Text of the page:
JP Yogan Yalu & Meidra Sirin (embodying Eira Yalu) — Our life’s narrative, Part 1

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Apr 24, 2021, 9:10:59 AM4/24/21
to USS Resolution – StarBase 118 Star Trek PBEM RPG

Zhian’tara X

(( Symbiosis Institute Compound, Leran Manev, Trill — Wednesday morning ))

Yogan was delighted by his conversation with Eira thus far.  The experience of meeting his seventh host was unlike any of the others, primarily because Yogan had actually known of Eira Yalu during her lifetime.  She was every bit the erudite, witty orator she was reputed to be, and for the last hour she had regaled Yogan with stories from her illustrious career.

Yalu:  ::laughing::  You are making this up.  Senator Zah really refused to give up his office to you when you succeeded him as the committee chairperson?  What did you do?

Meidra sat back in her chair, legs crossed at the ankles, with the wry maturity of the host she was temporarily embodying. She was fascinated as she listened to stories of a culture she knew little about. 

Sirin (as E. Yalu):  I requested a bigger office, which I was granted, and had the custodial staff paint over his door - a quite brilliant mural of hasperat souffles. People went into his office for weeks thinking it was another commissary.

Yalu:  I am delighted by this story.  I always thought of the Trill Senate as this august, collegial institution.  High up in the Senate Tower...looking down on the rest of us.  It’s easy to forget that you’re still people, with all the same insecurities and foibles as anyone else.  And you, Eira, don’t seem like the type to shy away from anything.

Sirin (as E. Yalu):  As the Prophets say, silence constitutes supreme authority. I had no reason to argue the point with the man, and in the end, my authority was deemed supreme.

Eira winked at him and Meidra felt a strong wish that she had met this woman. The manner in which she handled her obstacles showed restraint and logic. And a bit of impertinence. In a way, she reminded the counselor of her grandmother.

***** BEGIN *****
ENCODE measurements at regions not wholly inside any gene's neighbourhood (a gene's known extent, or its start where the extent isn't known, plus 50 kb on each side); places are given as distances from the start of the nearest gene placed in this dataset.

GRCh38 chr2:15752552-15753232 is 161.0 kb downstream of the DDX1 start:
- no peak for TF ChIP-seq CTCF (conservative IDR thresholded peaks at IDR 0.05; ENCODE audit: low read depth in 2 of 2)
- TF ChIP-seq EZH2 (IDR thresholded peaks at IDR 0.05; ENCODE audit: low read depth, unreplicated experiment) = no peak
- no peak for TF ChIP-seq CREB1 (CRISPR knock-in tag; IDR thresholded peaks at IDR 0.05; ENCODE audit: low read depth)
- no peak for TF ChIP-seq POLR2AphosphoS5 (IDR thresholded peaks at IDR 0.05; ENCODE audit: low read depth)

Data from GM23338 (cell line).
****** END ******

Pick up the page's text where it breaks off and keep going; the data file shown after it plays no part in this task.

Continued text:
Yogan smiled as Eira, in Meidra’s body, spoke with such fervor and enthusiasm about her political career.  Seldom before had Yogan seen anyone who loved their work as much as Eira loved being a senator.  With her memories absent from his mind, he noticed for the first time how strange it was to hear Eira quote Bajoran religious scripture, her typical fiery nature tempered somewhat with reverence for the words of the Prophets.  As Yogan prepared to meet Eira during this zhian’tara, he was most interested in learning more about how she came to be such a Bajorophile, and what had led her to adopt the Bajoran religion later in her life.

Yalu:  I can just picture the look on Senator Zah’s face when he saw what you had done.

An interesting statement, considering that Yogan probably would have remembered the interaction, including Zah’s expression of disbelief, if Eira’s memories were still a part of him.  She was a political firebrand, her respect for the institution of the Senate matched only by her irreverence for some of its most peculiar conventions and customs, and her willingness to challenge them.  Her becoming Joined, mid-career at the age of 48, had itself been in defiance of a prevailing societal norm, and something Yogan had always been curious about.

Yalu:  It couldn’t have been easy for you, coming back to work after being Joined.  You had been a senator for nearly 20 years by that point.  How did it feel?

Eira thought back to the beginning of her homecoming, when she pretended to be the same woman who had left to become Joined. The looks her husband and children had given her when they didn’t realize she’d noticed. The profound feelings of loneliness while being irretrievably tethered to another life form seemed ironic to her. How best to convey that disoriented jumble of loss and misunderstanding?